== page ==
Hyperspectral Surgical Microscope to See Cancer Cells in Real Time

Since internal cancerous tumors usually look exactly like the healthy tissues around them, frozen section analysis is used during and after surgeries to confirm that the entirety of a tumor has been removed. This is a slow process that often leads to patients requiring follow-up procedures.

Researchers at the University of Texas at Dallas have developed a hyperspectral surgical microscope that may be able to spot cancer cells in real-time during surgeries. It not only images across nearly the entire optical spectrum, from UV to infrared, but it also uses machine learning techniques to analyze the images it produces and identify tell-tale signs of cancer.

Composite image showing hyperspectral imaging (right) compared to a current microscope method (center) in identifying cancer cells. The original tissue sample is on the left.

The current prototype is a bench-top instrument, but it can be developed into a small and portable microscope that doesn’t require contrast agents and which will not emit harmful radiation beyond UV. The device analyzes the entirety of the spectrum within which it works to assess how different light frequencies are reflected and absorbed by cells. Hyperspectral imaging was originally used in astronomy and space applications.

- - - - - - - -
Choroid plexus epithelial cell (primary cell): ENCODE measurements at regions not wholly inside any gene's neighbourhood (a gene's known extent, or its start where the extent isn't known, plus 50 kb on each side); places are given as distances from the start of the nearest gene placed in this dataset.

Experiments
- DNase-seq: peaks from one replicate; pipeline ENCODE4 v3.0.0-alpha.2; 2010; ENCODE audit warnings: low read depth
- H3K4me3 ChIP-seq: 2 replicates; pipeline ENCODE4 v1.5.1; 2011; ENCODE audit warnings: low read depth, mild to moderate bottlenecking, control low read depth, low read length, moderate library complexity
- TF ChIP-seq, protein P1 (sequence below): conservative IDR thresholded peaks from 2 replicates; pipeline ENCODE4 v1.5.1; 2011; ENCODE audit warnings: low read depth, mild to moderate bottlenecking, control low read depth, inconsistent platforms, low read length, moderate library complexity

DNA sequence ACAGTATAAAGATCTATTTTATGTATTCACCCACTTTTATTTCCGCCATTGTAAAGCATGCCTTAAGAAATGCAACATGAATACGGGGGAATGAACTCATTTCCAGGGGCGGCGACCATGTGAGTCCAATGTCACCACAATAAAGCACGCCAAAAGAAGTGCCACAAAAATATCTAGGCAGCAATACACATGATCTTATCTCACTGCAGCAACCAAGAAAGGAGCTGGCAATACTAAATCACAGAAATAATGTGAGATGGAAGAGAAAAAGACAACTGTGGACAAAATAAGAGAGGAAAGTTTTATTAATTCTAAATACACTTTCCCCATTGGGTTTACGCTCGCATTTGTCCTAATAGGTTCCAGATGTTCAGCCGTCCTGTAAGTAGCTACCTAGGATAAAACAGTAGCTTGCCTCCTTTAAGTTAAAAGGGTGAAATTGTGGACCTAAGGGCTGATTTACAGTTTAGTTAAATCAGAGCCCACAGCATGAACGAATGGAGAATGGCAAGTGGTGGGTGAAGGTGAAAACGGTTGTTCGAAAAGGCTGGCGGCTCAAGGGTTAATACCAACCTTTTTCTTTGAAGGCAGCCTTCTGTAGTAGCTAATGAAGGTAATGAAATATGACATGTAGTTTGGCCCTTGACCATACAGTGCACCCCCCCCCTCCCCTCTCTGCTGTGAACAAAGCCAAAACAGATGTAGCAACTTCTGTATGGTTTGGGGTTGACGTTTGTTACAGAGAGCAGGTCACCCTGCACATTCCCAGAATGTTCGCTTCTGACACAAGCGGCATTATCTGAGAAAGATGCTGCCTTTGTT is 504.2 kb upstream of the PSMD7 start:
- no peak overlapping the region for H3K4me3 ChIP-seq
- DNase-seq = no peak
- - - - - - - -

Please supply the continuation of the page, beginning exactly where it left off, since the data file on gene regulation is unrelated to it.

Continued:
The researchers were already able to use the new smart microscope to spot cancer cells with about an 85% accuracy in 293 tissue samples from 102 head and neck surgery patients. Further work will be needed to better train the system, and the researchers are already beginning to do that by building a large database of samples for the system to study.

They hope that one day surgeons will be able to see cancer tissue in real time, quickly and accurately resecting what is needed while sparing healthy tissues.

Study in journal Cancers: Hyperspectral Imaging of Head and Neck Squamous Cell Carcinoma for Cancer Margin Detection in Surgical Specimens from 102 Patients Using Deep Learning

Via: UT Dallas